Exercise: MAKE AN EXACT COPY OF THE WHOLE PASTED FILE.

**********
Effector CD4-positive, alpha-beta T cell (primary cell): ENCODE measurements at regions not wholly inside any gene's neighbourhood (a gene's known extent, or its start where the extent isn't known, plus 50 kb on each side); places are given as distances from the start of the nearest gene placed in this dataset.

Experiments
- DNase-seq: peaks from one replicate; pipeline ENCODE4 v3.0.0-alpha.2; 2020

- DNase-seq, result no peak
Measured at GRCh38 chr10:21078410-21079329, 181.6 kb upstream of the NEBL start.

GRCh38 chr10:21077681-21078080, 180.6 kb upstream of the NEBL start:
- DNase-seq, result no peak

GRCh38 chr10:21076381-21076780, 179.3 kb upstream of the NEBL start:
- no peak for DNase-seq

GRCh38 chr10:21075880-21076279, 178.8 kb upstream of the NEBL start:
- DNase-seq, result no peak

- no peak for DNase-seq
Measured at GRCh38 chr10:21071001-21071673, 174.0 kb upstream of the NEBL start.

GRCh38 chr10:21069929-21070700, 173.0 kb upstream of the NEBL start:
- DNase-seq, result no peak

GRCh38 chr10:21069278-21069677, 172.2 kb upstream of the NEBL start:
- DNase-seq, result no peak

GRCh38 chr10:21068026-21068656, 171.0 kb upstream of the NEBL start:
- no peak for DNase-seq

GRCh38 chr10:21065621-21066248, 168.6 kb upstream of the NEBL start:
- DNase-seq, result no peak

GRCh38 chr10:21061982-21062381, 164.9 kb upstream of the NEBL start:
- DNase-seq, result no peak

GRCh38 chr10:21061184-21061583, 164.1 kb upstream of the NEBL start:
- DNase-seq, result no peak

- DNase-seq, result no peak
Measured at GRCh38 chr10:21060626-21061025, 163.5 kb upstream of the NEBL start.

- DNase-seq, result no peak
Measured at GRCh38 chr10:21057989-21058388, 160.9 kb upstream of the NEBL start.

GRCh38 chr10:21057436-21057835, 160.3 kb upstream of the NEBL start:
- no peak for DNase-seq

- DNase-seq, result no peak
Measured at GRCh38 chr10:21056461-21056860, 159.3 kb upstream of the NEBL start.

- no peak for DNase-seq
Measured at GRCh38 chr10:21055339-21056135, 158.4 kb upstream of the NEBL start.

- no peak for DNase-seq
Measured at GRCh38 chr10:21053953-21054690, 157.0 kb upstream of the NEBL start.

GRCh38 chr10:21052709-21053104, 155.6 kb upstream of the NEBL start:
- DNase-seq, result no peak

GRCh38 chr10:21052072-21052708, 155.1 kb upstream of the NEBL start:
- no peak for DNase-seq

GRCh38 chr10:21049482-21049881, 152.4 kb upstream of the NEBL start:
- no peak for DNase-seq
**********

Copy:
Effector CD4-positive, alpha-beta T cell (primary cell): ENCODE measurements at regions not wholly inside any gene's neighbourhood (a gene's known extent, or its start where the extent isn't known, plus 50 kb on each side); places are given as distances from the start of the nearest gene placed in this dataset.

Experiments
- DNase-seq: peaks from one replicate; pipeline ENCODE4 v3.0.0-alpha.2; 2020

- DNase-seq, result no peak
Measured at GRCh38 chr10:21078410-21079329, 181.6 kb upstream of the NEBL start.

GRCh38 chr10:21077681-21078080, 180.6 kb upstream of the NEBL start:
- DNase-seq, result no peak

GRCh38 chr10:21076381-21076780, 179.3 kb upstream of the NEBL start:
- no peak for DNase-seq

GRCh38 chr10:21075880-21076279, 178.8 kb upstream of the NEBL start:
- DNase-seq, result no peak

- no peak for DNase-seq
Measured at GRCh38 chr10:21071001-21071673, 174.0 kb upstream of the NEBL start.

GRCh38 chr10:21069929-21070700, 173.0 kb upstream of the NEBL start:
- DNase-seq, result no peak

GRCh38 chr10:21069278-21069677, 172.2 kb upstream of the NEBL start:
- DNase-seq, result no peak

GRCh38 chr10:21068026-21068656, 171.0 kb upstream of the NEBL start:
- no peak for DNase-seq

GRCh38 chr10:21065621-21066248, 168.6 kb upstream of the NEBL start:
- DNase-seq, result no peak

GRCh38 chr10:21061982-21062381, 164.9 kb upstream of the NEBL start:
- DNase-seq, result no peak

GRCh38 chr10:21061184-21061583, 164.1 kb upstream of the NEBL start:
- DNase-seq, result no peak

- DNase-seq, result no peak
Measured at GRCh38 chr10:21060626-21061025, 163.5 kb upstream of the NEBL start.

- DNase-seq, result no peak
Measured at GRCh38 chr10:21057989-21058388, 160.9 kb upstream of the NEBL start.

GRCh38 chr10:21057436-21057835, 160.3 kb upstream of the NEBL start:
- no peak for DNase-seq

- DNase-seq, result no peak
Measured at GRCh38 chr10:21056461-21056860, 159.3 kb upstream of the NEBL start.

- no peak for DNase-seq
Measured at GRCh38 chr10:21055339-21056135, 158.4 kb upstream of the NEBL start.

- no peak for DNase-seq
Measured at GRCh38 chr10:21053953-21054690, 157.0 kb upstream of the NEBL start.

GRCh38 chr10:21052709-21053104, 155.6 kb upstream of the NEBL start:
- DNase-seq, result no peak

GRCh38 chr10:21052072-21052708, 155.1 kb upstream of the NEBL start:
- no peak for DNase-seq

GRCh38 chr10:21049482-21049881, 152.4 kb upstream of the NEBL start:
- no peak for DNase-seq